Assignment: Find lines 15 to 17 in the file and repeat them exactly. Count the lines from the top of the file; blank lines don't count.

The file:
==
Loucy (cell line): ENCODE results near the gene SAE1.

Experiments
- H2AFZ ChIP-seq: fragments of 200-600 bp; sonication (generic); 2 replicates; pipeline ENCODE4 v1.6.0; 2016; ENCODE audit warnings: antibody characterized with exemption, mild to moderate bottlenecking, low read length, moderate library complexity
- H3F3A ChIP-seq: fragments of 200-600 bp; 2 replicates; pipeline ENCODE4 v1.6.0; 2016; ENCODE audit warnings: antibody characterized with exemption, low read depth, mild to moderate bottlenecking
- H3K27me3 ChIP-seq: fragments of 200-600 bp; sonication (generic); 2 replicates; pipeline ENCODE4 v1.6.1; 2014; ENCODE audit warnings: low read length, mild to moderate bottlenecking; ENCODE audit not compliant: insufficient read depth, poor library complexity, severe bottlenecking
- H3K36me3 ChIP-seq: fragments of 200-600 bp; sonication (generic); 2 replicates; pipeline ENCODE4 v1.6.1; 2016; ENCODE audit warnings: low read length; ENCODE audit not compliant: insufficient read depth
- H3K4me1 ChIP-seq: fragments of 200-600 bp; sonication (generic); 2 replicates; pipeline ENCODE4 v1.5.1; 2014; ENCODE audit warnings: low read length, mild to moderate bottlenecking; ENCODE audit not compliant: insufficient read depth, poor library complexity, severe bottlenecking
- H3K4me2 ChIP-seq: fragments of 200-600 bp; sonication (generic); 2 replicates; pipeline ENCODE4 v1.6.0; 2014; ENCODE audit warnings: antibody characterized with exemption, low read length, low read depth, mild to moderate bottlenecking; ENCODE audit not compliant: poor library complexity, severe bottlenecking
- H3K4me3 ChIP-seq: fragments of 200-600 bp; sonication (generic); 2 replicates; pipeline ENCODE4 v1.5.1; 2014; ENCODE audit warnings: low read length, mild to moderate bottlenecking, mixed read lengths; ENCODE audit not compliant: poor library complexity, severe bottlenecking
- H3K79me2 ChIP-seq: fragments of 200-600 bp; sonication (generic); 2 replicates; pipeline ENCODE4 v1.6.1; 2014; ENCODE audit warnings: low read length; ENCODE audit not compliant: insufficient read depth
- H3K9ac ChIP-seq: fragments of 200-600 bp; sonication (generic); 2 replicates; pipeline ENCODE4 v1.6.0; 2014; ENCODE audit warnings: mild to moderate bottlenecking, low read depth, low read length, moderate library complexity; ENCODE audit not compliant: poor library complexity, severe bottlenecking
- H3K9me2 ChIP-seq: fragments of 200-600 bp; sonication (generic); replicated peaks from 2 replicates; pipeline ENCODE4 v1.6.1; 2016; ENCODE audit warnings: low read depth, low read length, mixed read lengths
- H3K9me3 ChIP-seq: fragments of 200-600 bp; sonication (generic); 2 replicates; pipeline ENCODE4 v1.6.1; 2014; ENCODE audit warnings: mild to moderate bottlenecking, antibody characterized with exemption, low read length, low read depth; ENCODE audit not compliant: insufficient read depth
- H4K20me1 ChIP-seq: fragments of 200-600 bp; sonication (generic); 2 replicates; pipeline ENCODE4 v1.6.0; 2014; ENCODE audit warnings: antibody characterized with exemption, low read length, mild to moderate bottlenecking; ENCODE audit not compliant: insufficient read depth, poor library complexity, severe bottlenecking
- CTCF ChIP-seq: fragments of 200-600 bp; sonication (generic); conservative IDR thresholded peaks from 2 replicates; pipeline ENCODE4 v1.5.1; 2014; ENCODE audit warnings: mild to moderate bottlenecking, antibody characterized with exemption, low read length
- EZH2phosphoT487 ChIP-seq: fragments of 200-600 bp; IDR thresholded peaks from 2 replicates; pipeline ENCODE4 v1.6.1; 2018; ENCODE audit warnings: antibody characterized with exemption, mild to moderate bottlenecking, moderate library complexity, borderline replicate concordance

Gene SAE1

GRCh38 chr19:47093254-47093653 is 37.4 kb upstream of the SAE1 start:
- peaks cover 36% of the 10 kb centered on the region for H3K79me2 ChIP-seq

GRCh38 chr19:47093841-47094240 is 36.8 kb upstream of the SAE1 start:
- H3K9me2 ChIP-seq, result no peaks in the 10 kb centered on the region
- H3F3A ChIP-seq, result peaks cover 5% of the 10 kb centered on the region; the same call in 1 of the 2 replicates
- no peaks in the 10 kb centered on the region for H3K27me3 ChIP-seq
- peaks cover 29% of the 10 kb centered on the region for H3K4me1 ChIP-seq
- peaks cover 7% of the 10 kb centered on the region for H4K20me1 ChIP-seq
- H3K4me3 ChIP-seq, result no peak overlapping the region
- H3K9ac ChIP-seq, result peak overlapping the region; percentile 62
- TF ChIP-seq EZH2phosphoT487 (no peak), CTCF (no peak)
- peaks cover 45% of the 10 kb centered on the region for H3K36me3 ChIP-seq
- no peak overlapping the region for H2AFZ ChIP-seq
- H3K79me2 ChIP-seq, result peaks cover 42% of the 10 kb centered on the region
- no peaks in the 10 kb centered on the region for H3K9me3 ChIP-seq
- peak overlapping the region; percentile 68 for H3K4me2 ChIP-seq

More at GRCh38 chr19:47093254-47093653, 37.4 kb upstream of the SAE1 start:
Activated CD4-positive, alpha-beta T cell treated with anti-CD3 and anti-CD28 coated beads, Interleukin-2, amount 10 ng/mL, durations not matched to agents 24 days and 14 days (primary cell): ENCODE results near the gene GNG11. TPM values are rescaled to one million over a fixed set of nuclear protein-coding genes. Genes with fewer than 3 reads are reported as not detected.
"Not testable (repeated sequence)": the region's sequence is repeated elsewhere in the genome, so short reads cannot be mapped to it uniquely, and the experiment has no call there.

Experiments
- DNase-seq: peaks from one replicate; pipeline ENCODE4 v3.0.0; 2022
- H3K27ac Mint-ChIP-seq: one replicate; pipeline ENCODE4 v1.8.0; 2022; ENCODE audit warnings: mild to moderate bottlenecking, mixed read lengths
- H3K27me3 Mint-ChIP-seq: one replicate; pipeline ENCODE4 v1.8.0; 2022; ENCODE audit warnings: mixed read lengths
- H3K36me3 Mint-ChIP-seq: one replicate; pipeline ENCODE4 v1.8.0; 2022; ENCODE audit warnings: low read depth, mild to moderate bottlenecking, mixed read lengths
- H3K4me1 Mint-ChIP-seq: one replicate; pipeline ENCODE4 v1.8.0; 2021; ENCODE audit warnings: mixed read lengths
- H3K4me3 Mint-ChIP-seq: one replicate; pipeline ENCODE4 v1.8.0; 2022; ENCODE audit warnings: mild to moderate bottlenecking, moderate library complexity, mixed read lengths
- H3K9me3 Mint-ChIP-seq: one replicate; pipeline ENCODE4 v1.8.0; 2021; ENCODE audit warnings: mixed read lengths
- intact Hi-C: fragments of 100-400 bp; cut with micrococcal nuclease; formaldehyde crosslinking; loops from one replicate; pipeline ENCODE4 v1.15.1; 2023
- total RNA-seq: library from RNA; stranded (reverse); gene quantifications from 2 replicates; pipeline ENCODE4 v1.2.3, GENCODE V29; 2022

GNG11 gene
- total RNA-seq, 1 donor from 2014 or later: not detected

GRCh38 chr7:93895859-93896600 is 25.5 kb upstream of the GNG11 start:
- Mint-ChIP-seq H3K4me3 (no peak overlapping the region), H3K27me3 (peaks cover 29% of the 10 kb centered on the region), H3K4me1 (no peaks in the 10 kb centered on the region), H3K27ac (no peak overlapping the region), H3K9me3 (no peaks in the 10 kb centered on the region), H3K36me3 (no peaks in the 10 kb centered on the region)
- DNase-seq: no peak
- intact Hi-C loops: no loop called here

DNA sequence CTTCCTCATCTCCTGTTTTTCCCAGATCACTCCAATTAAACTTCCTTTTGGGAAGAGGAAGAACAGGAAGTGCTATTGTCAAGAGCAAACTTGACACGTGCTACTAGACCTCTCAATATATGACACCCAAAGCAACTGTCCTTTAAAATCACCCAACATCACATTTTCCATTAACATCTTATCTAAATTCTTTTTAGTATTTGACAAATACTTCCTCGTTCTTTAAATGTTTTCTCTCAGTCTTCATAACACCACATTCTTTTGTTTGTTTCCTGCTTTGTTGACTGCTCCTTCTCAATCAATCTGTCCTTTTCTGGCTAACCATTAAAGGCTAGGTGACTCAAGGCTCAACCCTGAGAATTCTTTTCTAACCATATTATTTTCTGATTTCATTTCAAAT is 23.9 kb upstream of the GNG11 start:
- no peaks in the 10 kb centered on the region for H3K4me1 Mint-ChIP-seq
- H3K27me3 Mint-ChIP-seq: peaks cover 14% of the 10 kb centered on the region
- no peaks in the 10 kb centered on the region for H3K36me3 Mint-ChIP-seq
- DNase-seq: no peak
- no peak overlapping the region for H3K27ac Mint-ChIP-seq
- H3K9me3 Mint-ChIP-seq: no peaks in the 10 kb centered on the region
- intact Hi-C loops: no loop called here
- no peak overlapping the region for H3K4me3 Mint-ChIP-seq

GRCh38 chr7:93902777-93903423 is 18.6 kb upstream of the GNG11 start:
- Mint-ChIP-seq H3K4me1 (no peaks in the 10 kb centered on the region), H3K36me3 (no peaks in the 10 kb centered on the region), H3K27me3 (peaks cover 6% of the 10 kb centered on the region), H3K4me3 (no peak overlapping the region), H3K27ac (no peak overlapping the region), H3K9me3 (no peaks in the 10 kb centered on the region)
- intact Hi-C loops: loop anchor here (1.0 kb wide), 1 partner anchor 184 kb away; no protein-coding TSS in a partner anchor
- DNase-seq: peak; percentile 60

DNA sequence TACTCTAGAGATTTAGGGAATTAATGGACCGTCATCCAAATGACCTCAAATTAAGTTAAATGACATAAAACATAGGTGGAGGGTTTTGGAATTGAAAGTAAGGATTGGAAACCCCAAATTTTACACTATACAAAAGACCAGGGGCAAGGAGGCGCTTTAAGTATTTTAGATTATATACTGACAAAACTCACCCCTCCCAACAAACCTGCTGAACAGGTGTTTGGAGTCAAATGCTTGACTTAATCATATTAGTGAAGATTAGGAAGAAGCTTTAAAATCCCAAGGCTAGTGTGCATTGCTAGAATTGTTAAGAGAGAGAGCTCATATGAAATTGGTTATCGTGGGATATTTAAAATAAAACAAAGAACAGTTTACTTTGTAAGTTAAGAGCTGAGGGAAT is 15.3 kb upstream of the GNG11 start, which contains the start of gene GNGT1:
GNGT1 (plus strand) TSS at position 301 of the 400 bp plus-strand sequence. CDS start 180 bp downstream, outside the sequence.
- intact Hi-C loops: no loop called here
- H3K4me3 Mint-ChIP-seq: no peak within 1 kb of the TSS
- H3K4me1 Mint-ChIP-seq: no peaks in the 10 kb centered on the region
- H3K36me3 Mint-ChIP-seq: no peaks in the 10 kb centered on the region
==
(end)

- CTCF ChIP-seq: fragments of 200-600 bp; sonication (generic); conservative IDR thresholded peaks from 2 replicates; pipeline ENCODE4 v1.5.1; 2014; ENCODE audit warnings: mild to moderate bottlenecking, antibody characterized with exemption, low read length
- EZH2phosphoT487 ChIP-seq: fragments of 200-600 bp; IDR thresholded peaks from 2 replicates; pipeline ENCODE4 v1.6.1; 2018; ENCODE audit warnings: antibody characterized with exemption, mild to moderate bottlenecking, moderate library complexity, borderline replicate concordance

Gene SAE1